Monday, April 27, 2015

Psalm 17

The Psalms of the Bible are poems.  Originally they were song lyrics, but as we have long lost the tunes they sadly remain merely the great poems they are.  I understand that many of them have amazing literary style in the original Hebrew.  I'm afraid my Hebrew is about as good as my Japanese, so I will have to take the word of Biblical scholars on that one.  All I know is that the Psalms have touched me in many meaningful ways even though I'm not usually a mushy kind of guy.

We often think of the Psalms of the Old Testament as feel good worship songs, and many are.  Sometimes we think of them as songs of repentance or songs of lament for when we have sinned or have regrets.  Sometimes we see encouragement in the Psalms during dark periods of our lives.  All of these are common feelings and themes that can be seen in this ancient book of poetry.

Recently I read a different kind of Psalm.  It is one of the many Psalms where the writer calls for justice.  In Psalm 17 the writer declares his innocence and asks the Lord to protect him from the wicked.  Verses 13-14 in particular stood out to me:

Arise, O LORD!  Confront him, subdue him!  Deliver my soul from the wicked by your sword, from men by your hand, O LORD, from men of the world whose portion is in this life.

The last part really stood out to me, "from men whose portion is in this life."  The author knows full well the passing nature of this life.  We may have a life of pleasure, but it will not last.  We may accumulate treasures and wealth and power, but at the end of it we die and everything goes to someone else.  For the evil men mentioned in this Psalm, this is all they get.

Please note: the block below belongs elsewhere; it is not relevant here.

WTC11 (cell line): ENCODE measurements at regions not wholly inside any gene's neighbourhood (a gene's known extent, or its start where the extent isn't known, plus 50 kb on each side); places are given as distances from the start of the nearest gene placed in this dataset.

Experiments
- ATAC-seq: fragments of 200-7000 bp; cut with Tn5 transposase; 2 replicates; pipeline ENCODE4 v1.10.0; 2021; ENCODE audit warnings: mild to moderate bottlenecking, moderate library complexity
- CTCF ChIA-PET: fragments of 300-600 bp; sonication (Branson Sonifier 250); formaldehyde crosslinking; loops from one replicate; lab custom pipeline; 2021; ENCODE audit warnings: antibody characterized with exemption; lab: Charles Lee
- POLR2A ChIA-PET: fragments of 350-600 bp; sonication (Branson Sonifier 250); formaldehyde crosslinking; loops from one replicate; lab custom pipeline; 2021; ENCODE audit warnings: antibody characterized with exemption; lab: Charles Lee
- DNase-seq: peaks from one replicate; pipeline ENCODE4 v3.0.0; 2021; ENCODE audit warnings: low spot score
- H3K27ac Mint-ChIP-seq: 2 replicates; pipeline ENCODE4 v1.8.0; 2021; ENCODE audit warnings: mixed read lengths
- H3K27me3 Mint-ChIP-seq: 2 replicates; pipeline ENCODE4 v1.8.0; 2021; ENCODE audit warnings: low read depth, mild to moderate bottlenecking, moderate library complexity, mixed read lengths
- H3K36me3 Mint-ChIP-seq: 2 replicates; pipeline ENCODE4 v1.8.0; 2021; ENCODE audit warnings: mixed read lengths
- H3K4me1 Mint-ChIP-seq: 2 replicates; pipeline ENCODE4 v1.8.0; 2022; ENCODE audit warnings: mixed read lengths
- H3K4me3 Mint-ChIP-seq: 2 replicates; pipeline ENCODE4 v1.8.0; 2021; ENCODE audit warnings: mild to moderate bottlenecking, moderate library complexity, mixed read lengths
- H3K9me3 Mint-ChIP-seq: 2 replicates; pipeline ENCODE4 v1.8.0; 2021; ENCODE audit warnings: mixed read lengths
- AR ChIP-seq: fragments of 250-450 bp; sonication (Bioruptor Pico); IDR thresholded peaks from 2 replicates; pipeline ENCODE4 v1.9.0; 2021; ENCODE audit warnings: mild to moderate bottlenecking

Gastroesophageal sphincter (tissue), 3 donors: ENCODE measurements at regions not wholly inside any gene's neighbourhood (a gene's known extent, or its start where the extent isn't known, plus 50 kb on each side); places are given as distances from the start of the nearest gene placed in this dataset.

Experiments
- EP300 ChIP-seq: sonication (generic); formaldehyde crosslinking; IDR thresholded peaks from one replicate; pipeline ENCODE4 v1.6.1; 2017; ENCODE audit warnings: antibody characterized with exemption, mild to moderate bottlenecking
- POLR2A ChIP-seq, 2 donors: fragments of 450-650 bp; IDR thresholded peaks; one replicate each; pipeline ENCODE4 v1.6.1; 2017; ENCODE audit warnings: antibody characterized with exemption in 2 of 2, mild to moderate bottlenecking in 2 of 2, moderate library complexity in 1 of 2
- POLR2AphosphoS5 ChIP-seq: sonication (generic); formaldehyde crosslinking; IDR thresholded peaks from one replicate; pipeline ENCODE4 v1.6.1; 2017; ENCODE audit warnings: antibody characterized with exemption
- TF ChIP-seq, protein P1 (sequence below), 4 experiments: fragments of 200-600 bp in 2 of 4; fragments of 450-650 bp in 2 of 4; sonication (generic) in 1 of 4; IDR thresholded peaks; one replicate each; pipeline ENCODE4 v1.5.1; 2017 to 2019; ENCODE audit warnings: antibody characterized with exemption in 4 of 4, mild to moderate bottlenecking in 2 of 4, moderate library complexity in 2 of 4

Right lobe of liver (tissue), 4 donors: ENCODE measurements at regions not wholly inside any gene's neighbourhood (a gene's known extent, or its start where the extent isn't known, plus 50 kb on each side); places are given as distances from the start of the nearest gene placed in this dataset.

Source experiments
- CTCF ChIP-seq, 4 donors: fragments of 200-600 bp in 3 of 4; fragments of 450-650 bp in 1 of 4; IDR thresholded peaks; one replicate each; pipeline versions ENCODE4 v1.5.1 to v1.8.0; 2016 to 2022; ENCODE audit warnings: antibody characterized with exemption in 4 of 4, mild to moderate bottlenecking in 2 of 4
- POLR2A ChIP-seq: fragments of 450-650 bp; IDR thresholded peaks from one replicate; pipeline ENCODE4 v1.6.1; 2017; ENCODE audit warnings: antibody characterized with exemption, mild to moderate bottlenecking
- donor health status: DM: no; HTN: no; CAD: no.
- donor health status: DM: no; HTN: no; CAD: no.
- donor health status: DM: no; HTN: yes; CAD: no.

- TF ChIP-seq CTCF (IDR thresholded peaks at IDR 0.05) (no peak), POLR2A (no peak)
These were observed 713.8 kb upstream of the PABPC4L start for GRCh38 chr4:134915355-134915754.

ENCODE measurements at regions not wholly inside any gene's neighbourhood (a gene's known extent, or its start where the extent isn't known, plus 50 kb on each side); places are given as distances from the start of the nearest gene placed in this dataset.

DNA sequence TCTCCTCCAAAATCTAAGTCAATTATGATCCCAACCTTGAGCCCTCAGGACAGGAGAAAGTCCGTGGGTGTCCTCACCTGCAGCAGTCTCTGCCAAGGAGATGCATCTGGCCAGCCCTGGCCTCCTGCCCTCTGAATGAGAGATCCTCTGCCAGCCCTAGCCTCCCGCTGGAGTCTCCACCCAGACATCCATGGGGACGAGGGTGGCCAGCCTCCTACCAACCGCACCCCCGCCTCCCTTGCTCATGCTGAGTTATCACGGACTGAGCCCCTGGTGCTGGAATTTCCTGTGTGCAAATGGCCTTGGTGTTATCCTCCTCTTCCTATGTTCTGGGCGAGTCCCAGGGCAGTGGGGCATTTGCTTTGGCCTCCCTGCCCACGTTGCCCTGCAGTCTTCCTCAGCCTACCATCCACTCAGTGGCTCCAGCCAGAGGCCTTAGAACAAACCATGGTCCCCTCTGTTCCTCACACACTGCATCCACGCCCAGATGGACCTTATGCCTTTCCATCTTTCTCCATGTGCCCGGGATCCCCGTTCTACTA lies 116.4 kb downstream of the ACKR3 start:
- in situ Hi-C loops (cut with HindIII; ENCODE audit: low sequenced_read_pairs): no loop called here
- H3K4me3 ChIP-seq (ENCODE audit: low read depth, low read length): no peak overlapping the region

There may have been specific people the author had in mind when he wrote this bit of poetry.  He may have been thinking of individual men who had wronged him in their quest for wealth and power.  He likely had specific people in mind with specific injustices.  Those people are now all dead.  I hope that they repented of their actions, but it is entirely likely that they continued in their evil ways.

As a result of their actions, they got everything they ever wanted.

And now they have nothing.

It is ironic that a Psalm asking for justice against evil men would make me feel such pity for those against whom the author is writing.

"All get what they want; they do not always like it."  -Aslan

No comments:

Post a Comment